BankNotes Archive – October 2017

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BankNotes Articles from October 2017

The Definitive Difference of the Nelson Nash Institute

October 5, 2017

by L. Carlos Lara [Reprinted from the March 2017 edition of the Lara-Murphy-Report, LMR] Editors’ note: The following article is based on the remarks Carlos Lara made at the February 2017 Infinite Banking Concept (IBC) “Think Tank” in Birmingham, Alabama. Lara’s remarks concerned the vision of The Nelson Nash Institute, … Read more

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The Man Who Kept the Flame that Would Illuminate the World

October 5, 2017

In 1933, Leonard Read had a conversion experience that was, in a very broad sense, similar to that of St. Paul. Paul experienced his “Damascene conversion” while en route to Damascus, where he intended to persecute recalcitrant Christians. And Read was converted to the ideas of liberty while trying to … Read more

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Kids Don’t Need to Be “Well Rounded.” They Need to Be Passionate.

October 5, 2017

A few years ago, I started watching a TV show called Master Chef Junior. It’s a cooking competition where kids from ages 8-15 compete each week to see who can cook the best dishes for a panel of expert judges. (It’s a spin-off of Master Chef, where adults compete. A … Read more

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World War I and the Triumph of Illiberal Ideology

October 5, 2017

by Matthew McCaffrey Just over a century ago, in August 1914, the major European nations plunged their peoples into one of the most disastrous conflicts in history. The First World War claimed at least seventeen million lives, destroyed the social and economic fabric of Western Europe, and played a vital … Read more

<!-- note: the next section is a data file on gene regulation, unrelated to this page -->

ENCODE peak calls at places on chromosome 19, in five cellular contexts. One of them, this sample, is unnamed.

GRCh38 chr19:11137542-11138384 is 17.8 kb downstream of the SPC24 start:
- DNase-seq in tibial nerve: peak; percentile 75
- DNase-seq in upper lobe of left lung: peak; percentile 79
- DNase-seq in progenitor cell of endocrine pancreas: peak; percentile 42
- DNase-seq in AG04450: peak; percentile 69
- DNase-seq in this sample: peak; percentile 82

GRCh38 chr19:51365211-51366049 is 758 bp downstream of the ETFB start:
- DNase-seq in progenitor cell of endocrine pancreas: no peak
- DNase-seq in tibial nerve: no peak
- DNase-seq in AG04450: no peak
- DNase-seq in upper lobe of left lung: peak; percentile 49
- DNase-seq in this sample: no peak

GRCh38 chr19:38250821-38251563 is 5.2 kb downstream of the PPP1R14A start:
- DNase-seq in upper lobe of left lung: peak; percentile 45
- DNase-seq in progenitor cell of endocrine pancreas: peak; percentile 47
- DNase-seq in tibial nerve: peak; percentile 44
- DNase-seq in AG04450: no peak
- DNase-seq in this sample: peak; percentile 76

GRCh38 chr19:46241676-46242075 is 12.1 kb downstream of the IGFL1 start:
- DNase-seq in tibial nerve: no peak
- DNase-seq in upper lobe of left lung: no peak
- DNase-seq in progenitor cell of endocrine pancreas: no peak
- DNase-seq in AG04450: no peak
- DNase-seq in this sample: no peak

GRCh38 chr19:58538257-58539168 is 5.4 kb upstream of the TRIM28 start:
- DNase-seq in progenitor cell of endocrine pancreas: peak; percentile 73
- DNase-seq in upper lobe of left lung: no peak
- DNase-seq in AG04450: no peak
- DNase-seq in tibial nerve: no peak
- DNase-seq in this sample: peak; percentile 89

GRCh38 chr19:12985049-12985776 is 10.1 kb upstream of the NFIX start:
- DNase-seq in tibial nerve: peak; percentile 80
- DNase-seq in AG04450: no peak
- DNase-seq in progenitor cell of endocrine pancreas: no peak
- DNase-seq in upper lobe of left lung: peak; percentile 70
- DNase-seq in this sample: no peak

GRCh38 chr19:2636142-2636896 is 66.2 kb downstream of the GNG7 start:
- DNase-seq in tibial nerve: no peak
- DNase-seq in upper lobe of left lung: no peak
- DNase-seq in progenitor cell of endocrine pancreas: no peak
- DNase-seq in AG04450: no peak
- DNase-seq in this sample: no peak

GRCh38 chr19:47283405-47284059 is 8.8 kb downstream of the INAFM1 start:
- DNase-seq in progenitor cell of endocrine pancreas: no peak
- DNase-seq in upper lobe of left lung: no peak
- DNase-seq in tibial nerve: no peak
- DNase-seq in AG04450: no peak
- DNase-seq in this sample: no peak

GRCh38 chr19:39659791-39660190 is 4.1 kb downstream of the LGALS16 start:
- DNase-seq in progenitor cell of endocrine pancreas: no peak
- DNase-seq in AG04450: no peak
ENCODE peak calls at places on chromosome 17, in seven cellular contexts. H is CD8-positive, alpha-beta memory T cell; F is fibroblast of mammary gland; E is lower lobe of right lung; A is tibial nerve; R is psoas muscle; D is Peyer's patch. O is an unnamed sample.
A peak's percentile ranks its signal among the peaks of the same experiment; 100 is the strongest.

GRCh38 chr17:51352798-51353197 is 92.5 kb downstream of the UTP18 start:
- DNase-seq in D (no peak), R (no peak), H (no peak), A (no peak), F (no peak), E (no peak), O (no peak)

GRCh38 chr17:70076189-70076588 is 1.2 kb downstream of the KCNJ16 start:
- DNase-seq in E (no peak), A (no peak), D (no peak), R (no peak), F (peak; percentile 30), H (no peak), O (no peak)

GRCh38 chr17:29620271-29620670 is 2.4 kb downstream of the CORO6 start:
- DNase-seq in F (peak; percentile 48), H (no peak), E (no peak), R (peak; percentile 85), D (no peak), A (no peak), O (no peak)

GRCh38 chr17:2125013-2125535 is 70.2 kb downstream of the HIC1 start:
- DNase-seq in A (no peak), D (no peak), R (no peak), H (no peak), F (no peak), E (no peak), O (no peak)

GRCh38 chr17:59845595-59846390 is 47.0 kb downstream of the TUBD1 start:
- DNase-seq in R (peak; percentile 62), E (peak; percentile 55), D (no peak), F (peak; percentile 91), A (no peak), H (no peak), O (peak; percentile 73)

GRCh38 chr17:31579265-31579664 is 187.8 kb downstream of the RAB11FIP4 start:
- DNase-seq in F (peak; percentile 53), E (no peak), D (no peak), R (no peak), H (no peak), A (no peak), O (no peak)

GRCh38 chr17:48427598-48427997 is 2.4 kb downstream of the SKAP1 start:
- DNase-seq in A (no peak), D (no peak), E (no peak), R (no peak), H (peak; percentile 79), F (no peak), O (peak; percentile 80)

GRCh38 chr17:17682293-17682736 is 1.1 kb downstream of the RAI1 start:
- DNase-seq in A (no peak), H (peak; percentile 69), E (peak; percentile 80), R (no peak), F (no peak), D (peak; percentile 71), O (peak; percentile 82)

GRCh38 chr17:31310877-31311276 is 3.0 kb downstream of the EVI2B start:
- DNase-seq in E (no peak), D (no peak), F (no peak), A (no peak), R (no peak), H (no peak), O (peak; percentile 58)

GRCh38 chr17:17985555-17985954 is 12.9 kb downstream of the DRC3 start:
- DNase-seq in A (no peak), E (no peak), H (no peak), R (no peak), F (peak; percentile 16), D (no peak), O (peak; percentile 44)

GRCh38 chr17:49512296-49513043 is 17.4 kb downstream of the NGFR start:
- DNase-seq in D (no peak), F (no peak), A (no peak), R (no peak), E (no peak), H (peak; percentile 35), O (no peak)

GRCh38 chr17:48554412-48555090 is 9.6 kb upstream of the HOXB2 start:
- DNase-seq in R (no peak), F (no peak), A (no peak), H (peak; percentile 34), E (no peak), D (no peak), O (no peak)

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Compulsory Schooling Is Incompatible with Freedom

October 5, 2017

If we care about freedom, we should reject compulsory schooling. A relic of 19th-century industrial America, compulsory schooling statutes reduced the broad and noble goal of an educated citizenry into a one-size-fits-all system of state-controlled mass schooling that persists today. Horace Mann, the designer of the nation’s first compulsory schooling … Read more

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Maine Is Nullifying Federal Regulations that Cripple Local Farmers

October 5, 2017

A few weeks ago, Maine Governor Paul LePage signed a Food Sovereignty Bill into law, guaranteeing the rights of Maine towns to regulate food production locally, rather than submitting to federal regulation. Although the press is avoiding describing the bill as such, this is a nullification of federal food regulations. … Read more

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Why Movie Viewers Should See “Tulip Fever”

October 5, 2017

Amsterdam’s Tulip Fever has been a curiosity of economists for centuries. “Tulip Fever” the book was a bestseller in 1999. However, the average moviegoer was not curious about “Tulip Fever” the movie as it grossed short of $1.2 million over its opening (Labor Day) weekend, only good enough for the … Read more

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Bastiat Is Common Sense Personified

October 5, 2017

To read mainstream economics reporting regularly is to encounter one blood pressure-raising falsehood after another. According to the Wall Street Journal’s Justin Lahart, the savings without which there would be no economic progress are economically harmful. Lahart’s colleague Greg Ip agrees about savings, oddly thinks that copious amounts of what’s essential for … Read more

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Obsession Is the Ultimate Skill

October 2, 2017

I have many times heard the following refrains about education: “It’s not about learning any one particular thing. It’s about learning how to learn.” “It’s not about solving any particular problem. It’s about learning how to think.” The speaker often assumes that kids best learn how to learn and how … Read more

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